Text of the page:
What Are Unsafe Waters to Drink And How To Avoid Them 

Person holding a glass of water.

Thanks to the Environmental Protection Agency (EPA), there are regulations in place that ensure the safety of our public water systems. Still, water sources are at risk for pollution and contamination from threats like agricultural runoff, industrial pollution, animal waste, and other harmful pathogens.

It’s best to avoid wastewater or any water affected by human activity. Additionally, we should avoid drinking stormwater. As rain or snowmelt precipitation flows over the ground, they pick up surface-level pollutants like fertilizers, oils, and other dangers that make this water unsafe for humans, livestock, and pets.

Before taking a sip, it’s important to know what water is safe to drink. Ways to check your water’s safety include:

Check the source 

More important than checking the brand (Dasani, Evian, Fiji, etc.), it’s important to check your water’s source. Water can be sourced from various places, but some require additional steps in the purification process.

Check if water has been tested

Third-party testing can be especially important for water undergoing any purification process. It offers the consumer additional peace of mind that the health claims are substantial.

Consider using water filters 

Consider using a water filter on your tap to ensure you're drinking clean water. Most filters use activated charcoal to catch unwanted contaminants before they make it to your glass or water bottle. In addition, filters can be installed on your faucet or in your refrigerator to make drinking filtered water more convenient than ever.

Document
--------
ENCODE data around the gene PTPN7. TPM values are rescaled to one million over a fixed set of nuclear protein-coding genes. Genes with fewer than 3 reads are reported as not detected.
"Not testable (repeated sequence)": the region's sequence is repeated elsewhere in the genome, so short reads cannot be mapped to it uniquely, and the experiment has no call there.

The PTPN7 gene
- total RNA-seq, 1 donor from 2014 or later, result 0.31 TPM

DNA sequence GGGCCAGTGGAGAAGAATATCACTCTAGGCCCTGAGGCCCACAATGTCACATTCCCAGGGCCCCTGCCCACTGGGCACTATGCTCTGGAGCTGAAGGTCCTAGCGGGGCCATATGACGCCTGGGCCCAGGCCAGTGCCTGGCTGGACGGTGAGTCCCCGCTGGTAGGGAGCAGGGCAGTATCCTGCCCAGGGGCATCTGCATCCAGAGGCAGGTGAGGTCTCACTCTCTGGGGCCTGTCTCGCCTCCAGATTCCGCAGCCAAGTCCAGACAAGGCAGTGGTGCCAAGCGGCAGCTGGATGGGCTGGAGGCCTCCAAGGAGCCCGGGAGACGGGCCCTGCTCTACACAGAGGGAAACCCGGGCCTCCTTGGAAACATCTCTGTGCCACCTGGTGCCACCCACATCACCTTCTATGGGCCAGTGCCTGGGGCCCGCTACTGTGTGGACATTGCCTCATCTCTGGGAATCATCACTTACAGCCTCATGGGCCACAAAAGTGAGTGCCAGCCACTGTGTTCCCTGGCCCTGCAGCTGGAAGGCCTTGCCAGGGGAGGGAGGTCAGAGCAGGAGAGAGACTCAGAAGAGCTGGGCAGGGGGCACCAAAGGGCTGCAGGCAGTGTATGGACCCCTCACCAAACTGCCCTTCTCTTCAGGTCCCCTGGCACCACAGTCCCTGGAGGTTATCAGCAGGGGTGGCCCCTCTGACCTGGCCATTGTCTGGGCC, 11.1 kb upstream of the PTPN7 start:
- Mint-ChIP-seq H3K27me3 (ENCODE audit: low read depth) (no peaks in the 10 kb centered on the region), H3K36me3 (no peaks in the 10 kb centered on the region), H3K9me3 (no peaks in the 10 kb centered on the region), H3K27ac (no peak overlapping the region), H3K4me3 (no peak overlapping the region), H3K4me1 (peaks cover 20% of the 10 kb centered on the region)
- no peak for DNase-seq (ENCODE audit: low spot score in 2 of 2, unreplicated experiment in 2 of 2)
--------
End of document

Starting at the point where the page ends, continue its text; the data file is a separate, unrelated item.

How Does Water Affect Blood Sugar?

Water plays a crucial role in maintaining the healthy function of many biological systems in the body, including those involved in blood sugar control. So, does drinking water lower blood sugar? Well, water flushes our system, so it can actually help remove excess blood glucose.3

Increased water intake allows the kidneys to process and flush excess glucose out through our urine which ultimately helps prevent blood sugar levels from trending high. Meeting our hydration needs can also help prevent overeating, proactively preventing blood sugar spikes.

There isn’t a designated recommendation for daily water intake. An individual’s necessary water intake largely depends on age, ethnicity, and activity level. However, The US National Academies of Sciences, Engineering, and Medicine has found that approximately 11.5 cups and 15.5 cups can be adequate daily fluid intake for women and men, respectively.4 

Of course, a few other factors can affect your water needs, such as the climate, health demands, and activity levels. And you don’t want to over do it. Overhydrating can cause fluctuations in your lab values and put you at risk for a variety of health concerns.

Curious about the ins and outs of blood sugar control and monitoring? Come check out the Signos blog to learn more!

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References

  1. The Water in You: Water and the Human Body Completed. U.S. Geological Survey. (2019, May 22). Retrieved December 15, 2022. 
  2. Water and healthier drinks. Centers for Disease Control and Prevention. (2022, June 6). Retrieved December 15, 2022. 
  3. Water and Diabetes. Diabetes.co.uk. (2019, January 15). Retrieved December 15, 2022.
  4. Report Sets Dietary Intake Levels for Water, Salt, and Potassium To Maintain Health and Reduce Chronic Disease Risk. Nationalacademies.org. (2004, February 11). Retrieved December 15, 2022.

About the Author

Chelsea Rae Bourgeois is a registered dietitian nutritionist with several years of experience working in the clinical setting. Once a track and field athlete on a competitive stage, she now finds joy in combining her passions as a health writer to help people embrace their wellness through nutrition and fitness.
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Please note: The Signos team is committed to sharing insightful and actionable health articles that are backed by scientific research, supported by expert reviews, and vetted by experienced health editors. The Signos blog is not intended to diagnose, treat, cure or prevent any disease. If you have or suspect you have a medical problem, promptly contact your professional healthcare provider. Read more about our editorial process and content philosophy here.